Minister Mary Wooldridge's pro-choice stance on abortion leads to low ranking by conservative micro-parties

Conservative micro-parties have put senior government minister Mary Wooldridge near the bottom of their preference flows in the upper house because of her pro-choice stance on abortion.

Ms Wooldridge is the only Liberal MP to express a view on abortion in a survey ahead of the state election.

Despite being number one on the Liberal Party's list for the Eastern Metropolitan region, a handful of anti-abortion parties including Rise Up Australia, the Democratic Labour Party and Australian Christians have put Ms Wooldridge well below other Liberal candidates.

The three hard-right parties signed an agreement in August to help each other in the upper house, vowing to support candidates with shared values, including being opposed to abortion.

Australian Christians' eastern metropolitan candidate Vickie Janson, who is also the party's state director, said the parties discussed ways of influencing a "more pro-life vote".

"I don't personally know the woman [Ms Wooldridge] but I can't support her views," Ms Janson said.

"She doesn't support more humane laws and our laws are quite barbaric, most people don't realise that we have full term abortions."

The Democratic Labour Party, who have vowed to introduce a bill to wind back the state's abortion laws if they win a seat, put Ms Wooldridge number 30th on their list of preference flows, compared to ninth for Liberal MP Richard Dalla-Riva.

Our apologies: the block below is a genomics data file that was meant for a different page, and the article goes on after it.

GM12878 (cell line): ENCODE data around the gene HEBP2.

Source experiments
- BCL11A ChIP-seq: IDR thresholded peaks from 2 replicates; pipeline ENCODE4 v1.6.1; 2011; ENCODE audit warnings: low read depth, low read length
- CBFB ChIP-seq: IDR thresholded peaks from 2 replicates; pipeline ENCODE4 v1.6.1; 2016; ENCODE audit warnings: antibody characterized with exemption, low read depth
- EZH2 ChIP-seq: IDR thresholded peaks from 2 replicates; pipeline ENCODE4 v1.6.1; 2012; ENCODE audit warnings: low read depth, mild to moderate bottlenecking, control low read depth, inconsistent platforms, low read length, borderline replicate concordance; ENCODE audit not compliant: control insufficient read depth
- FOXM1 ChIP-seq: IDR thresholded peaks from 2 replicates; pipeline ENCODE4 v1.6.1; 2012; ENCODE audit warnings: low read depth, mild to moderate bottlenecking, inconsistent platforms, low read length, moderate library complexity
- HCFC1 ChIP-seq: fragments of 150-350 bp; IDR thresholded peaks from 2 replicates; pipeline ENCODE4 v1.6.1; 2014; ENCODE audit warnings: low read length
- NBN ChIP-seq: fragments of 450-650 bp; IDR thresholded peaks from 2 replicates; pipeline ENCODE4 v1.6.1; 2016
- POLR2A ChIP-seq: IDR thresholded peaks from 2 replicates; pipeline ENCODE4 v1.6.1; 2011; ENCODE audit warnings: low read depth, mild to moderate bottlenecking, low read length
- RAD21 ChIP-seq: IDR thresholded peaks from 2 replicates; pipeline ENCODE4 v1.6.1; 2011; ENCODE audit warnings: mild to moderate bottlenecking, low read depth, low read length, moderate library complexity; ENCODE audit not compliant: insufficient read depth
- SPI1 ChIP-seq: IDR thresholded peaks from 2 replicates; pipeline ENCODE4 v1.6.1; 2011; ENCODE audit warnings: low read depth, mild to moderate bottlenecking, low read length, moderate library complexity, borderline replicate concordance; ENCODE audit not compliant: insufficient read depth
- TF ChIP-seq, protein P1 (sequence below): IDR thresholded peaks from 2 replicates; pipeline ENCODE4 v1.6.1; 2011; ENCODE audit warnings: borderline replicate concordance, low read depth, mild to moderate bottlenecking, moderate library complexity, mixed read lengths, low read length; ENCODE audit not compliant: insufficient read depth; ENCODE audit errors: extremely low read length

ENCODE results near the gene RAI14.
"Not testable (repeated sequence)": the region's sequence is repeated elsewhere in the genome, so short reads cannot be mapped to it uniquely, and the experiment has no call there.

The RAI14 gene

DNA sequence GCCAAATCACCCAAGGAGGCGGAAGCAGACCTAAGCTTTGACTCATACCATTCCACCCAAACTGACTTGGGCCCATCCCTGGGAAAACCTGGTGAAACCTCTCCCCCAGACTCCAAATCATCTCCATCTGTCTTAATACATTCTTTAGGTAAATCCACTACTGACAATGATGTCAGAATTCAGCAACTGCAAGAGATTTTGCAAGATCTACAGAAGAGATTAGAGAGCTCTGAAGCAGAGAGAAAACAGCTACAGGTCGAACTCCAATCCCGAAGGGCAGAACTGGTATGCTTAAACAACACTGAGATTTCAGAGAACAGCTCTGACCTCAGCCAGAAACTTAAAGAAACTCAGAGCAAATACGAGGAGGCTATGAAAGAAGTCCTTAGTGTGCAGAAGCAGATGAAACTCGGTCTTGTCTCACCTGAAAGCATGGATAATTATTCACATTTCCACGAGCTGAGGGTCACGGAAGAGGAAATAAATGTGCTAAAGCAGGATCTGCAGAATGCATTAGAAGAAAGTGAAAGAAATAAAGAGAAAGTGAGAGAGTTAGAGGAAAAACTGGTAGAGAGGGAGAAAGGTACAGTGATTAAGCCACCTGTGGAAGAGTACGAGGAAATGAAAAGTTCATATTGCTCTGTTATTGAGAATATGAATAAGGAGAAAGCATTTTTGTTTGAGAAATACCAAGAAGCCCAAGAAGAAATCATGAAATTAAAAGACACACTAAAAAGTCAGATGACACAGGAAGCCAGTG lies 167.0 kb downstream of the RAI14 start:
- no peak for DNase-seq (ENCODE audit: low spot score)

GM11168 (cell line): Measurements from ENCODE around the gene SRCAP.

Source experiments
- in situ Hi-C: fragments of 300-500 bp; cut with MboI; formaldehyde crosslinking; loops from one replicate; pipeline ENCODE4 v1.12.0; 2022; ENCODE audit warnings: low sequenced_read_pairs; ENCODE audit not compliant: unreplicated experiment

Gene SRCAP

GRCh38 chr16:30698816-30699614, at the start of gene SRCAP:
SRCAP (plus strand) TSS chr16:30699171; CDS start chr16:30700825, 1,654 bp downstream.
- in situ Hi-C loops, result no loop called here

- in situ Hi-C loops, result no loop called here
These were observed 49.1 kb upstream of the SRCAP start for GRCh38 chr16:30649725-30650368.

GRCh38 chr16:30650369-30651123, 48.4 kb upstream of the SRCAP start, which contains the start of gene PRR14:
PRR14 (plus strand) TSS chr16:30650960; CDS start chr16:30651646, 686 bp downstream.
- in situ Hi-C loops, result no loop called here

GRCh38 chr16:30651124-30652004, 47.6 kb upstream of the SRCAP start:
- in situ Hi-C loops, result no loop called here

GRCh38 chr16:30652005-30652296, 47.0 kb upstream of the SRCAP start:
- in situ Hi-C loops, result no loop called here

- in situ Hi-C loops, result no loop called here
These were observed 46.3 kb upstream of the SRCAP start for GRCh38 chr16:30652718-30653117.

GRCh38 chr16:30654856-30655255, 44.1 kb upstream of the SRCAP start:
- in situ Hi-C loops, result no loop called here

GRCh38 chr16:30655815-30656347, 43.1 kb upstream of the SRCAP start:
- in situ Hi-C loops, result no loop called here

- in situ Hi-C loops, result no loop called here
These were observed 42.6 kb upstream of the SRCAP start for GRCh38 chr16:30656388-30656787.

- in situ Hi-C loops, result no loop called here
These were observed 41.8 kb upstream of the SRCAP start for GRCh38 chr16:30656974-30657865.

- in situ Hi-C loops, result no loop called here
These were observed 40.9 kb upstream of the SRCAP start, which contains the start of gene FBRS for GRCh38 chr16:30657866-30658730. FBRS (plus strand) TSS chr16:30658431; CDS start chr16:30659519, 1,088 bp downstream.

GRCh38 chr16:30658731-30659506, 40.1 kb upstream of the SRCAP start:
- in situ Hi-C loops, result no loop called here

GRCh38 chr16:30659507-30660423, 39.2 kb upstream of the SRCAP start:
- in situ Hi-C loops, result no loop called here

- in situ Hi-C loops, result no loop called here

Family First also put Richard Dalla-Riva, who voted against decriminalising abortion, ahead of Ms Wooldridge.

However, Ms Wooldridge and Liberal MP Bruce Atkinson are set to be elected in the region on first preferences without needing any preference flows from micro-parties.

Fair Agenda, an organisation that focuses on fairness and equality for women, is asking lower house candidates to state their views on abortion in a survey ahead of the state election.

"It's disappointing that candidates aren't being upfront about where they stand," the group's executive director Renee Carr said.

"We know 85 per cent of voters support the legal right to choose, and that this issue would affect the voting intention of 48 per cent of voters. These people deserve to be able to make an informed vote."

She said Ms Wooldridge was the only Liberal MP to respond to the online survey, with the MP stating that she supported the current abortion laws.

Abortion flared as an election issue on Monday when Nationals candidate for Buninyong, Sonia Smith, threatened to not preference the Liberal candidate, Ben Taylor, for the seat because of his views on abortion.

Mr Taylor told an Australian Christian Lobby candidates event that he was opposed to abortions after 20 weeks and Victoria's laws had "gone a little bit too far".

"It's pretty horrific what can happen and when you start talking about nearly to birth where you're looking at abortion and termination, it's pretty frightening."

Premier Denis Napthine said he hadn't spoken to Mr Taylor about his views on abortion and wasn't planning to before the election.

Mr Taylor did not take questions from reporters in Ballarat on Tuesday, evading television cameras and journalists as he drove off in his campaign car.

However Ms Smith's threats to not preference Mr Taylor over his views appear to have come too late for pre-poll.

Volunteers handed out Nationals how-to-vote cards in Ballarat on Tuesday which listed the Liberals second.

Read more: http://www.theage.com.au/victoria/victoria-state-election-2014/minister-...